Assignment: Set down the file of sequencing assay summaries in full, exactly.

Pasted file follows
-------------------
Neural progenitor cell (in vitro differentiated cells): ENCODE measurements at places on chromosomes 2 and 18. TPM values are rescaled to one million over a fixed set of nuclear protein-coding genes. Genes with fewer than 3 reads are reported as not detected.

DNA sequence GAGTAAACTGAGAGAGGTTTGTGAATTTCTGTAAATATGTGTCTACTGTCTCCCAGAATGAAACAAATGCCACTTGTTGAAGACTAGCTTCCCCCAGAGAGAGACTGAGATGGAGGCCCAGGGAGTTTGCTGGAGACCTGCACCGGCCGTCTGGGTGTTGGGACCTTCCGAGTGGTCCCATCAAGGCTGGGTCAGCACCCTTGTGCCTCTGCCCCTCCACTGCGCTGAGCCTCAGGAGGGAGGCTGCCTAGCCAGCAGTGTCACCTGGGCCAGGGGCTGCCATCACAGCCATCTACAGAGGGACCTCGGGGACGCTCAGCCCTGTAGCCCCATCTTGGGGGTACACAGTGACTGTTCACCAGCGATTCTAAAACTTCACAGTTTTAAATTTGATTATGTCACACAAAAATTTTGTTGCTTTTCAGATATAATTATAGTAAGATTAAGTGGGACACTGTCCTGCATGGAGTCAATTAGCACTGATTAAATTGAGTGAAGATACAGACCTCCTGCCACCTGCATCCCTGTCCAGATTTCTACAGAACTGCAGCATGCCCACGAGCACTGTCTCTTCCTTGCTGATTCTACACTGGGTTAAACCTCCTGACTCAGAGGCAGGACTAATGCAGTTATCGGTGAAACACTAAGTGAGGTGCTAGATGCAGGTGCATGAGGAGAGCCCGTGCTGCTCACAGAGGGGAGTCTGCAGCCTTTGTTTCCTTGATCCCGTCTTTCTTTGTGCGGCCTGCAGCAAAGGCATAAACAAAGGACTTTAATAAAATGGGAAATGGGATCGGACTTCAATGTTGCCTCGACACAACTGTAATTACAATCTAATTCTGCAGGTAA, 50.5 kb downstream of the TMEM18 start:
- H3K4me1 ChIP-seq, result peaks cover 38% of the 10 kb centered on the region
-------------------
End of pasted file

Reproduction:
Neural progenitor cell (in vitro differentiated cells): ENCODE measurements at places on chromosomes 2 and 18. TPM values are rescaled to one million over a fixed set of nuclear protein-coding genes. Genes with fewer than 3 reads are reported as not detected.

DNA sequence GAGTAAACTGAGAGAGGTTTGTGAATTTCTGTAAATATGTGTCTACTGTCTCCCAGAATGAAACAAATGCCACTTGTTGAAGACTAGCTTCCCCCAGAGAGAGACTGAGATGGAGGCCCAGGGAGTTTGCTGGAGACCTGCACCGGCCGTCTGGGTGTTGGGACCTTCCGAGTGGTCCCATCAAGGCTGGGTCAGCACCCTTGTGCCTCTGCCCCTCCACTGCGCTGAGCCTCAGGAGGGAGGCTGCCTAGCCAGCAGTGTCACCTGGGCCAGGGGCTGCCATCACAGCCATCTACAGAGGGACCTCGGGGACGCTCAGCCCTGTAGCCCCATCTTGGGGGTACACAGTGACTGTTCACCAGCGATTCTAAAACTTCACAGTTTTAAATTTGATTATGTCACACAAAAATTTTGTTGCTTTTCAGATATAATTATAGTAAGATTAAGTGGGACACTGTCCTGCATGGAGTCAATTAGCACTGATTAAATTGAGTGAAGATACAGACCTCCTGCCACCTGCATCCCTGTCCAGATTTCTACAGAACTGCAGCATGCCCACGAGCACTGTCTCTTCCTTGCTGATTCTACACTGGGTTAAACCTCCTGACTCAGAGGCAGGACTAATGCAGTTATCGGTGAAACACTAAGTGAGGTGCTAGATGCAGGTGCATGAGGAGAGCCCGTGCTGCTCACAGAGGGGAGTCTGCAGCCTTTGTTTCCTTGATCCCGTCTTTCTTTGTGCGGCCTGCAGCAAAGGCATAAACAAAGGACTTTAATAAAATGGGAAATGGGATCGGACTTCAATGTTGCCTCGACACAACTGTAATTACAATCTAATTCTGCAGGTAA, 50.5 kb downstream of the TMEM18 start:
- H3K4me1 ChIP-seq, result peaks cover 38% of the 10 kb centered on the region